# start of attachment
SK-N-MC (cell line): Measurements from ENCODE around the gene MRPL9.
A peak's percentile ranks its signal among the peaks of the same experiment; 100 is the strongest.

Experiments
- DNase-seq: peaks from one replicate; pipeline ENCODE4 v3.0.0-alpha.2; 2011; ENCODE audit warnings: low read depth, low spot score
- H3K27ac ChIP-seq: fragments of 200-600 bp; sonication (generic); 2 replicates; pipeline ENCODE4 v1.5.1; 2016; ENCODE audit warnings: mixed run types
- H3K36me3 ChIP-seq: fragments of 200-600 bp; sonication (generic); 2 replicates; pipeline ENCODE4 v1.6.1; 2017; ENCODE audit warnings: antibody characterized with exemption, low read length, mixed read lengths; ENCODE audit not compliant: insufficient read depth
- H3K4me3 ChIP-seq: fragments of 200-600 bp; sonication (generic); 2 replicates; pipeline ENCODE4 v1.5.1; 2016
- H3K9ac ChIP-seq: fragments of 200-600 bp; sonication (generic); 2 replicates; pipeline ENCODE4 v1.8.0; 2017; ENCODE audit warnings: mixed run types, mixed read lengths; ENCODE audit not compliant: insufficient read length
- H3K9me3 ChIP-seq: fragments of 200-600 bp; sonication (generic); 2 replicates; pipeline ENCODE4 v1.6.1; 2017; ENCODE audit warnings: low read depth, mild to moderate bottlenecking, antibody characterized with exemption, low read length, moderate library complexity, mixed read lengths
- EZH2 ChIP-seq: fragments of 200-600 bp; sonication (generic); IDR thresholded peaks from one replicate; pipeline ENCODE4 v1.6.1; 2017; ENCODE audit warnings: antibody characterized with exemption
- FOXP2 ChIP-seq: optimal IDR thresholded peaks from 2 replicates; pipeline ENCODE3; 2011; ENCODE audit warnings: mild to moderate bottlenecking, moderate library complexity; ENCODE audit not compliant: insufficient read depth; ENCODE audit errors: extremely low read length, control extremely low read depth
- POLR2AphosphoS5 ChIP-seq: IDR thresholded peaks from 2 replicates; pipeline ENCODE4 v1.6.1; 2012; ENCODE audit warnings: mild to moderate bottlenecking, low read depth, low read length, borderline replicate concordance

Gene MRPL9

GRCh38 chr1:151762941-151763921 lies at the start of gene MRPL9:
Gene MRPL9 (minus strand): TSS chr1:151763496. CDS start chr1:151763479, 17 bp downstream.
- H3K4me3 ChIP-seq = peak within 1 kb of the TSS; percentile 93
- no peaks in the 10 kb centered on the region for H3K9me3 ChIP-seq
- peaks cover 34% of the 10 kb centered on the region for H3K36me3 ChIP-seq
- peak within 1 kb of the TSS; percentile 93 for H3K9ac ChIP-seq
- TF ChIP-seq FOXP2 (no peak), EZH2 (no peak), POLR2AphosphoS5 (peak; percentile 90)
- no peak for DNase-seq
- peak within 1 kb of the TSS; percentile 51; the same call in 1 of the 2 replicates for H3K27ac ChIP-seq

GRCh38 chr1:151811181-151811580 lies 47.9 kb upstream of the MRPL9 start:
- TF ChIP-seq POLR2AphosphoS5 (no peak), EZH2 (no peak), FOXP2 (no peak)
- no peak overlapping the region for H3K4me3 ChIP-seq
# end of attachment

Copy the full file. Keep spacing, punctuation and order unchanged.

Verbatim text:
SK-N-MC (cell line): Measurements from ENCODE around the gene MRPL9.
A peak's percentile ranks its signal among the peaks of the same experiment; 100 is the strongest.

Experiments
- DNase-seq: peaks from one replicate; pipeline ENCODE4 v3.0.0-alpha.2; 2011; ENCODE audit warnings: low read depth, low spot score
- H3K27ac ChIP-seq: fragments of 200-600 bp; sonication (generic); 2 replicates; pipeline ENCODE4 v1.5.1; 2016; ENCODE audit warnings: mixed run types
- H3K36me3 ChIP-seq: fragments of 200-600 bp; sonication (generic); 2 replicates; pipeline ENCODE4 v1.6.1; 2017; ENCODE audit warnings: antibody characterized with exemption, low read length, mixed read lengths; ENCODE audit not compliant: insufficient read depth
- H3K4me3 ChIP-seq: fragments of 200-600 bp; sonication (generic); 2 replicates; pipeline ENCODE4 v1.5.1; 2016
- H3K9ac ChIP-seq: fragments of 200-600 bp; sonication (generic); 2 replicates; pipeline ENCODE4 v1.8.0; 2017; ENCODE audit warnings: mixed run types, mixed read lengths; ENCODE audit not compliant: insufficient read length
- H3K9me3 ChIP-seq: fragments of 200-600 bp; sonication (generic); 2 replicates; pipeline ENCODE4 v1.6.1; 2017; ENCODE audit warnings: low read depth, mild to moderate bottlenecking, antibody characterized with exemption, low read length, moderate library complexity, mixed read lengths
- EZH2 ChIP-seq: fragments of 200-600 bp; sonication (generic); IDR thresholded peaks from one replicate; pipeline ENCODE4 v1.6.1; 2017; ENCODE audit warnings: antibody characterized with exemption
- FOXP2 ChIP-seq: optimal IDR thresholded peaks from 2 replicates; pipeline ENCODE3; 2011; ENCODE audit warnings: mild to moderate bottlenecking, moderate library complexity; ENCODE audit not compliant: insufficient read depth; ENCODE audit errors: extremely low read length, control extremely low read depth
- POLR2AphosphoS5 ChIP-seq: IDR thresholded peaks from 2 replicates; pipeline ENCODE4 v1.6.1; 2012; ENCODE audit warnings: mild to moderate bottlenecking, low read depth, low read length, borderline replicate concordance

Gene MRPL9

GRCh38 chr1:151762941-151763921 lies at the start of gene MRPL9:
Gene MRPL9 (minus strand): TSS chr1:151763496. CDS start chr1:151763479, 17 bp downstream.
- H3K4me3 ChIP-seq = peak within 1 kb of the TSS; percentile 93
- no peaks in the 10 kb centered on the region for H3K9me3 ChIP-seq
- peaks cover 34% of the 10 kb centered on the region for H3K36me3 ChIP-seq
- peak within 1 kb of the TSS; percentile 93 for H3K9ac ChIP-seq
- TF ChIP-seq FOXP2 (no peak), EZH2 (no peak), POLR2AphosphoS5 (peak; percentile 90)
- no peak for DNase-seq
- peak within 1 kb of the TSS; percentile 51; the same call in 1 of the 2 replicates for H3K27ac ChIP-seq

GRCh38 chr1:151811181-151811580 lies 47.9 kb upstream of the MRPL9 start:
- TF ChIP-seq POLR2AphosphoS5 (no peak), EZH2 (no peak), FOXP2 (no peak)
- no peak overlapping the region for H3K4me3 ChIP-seq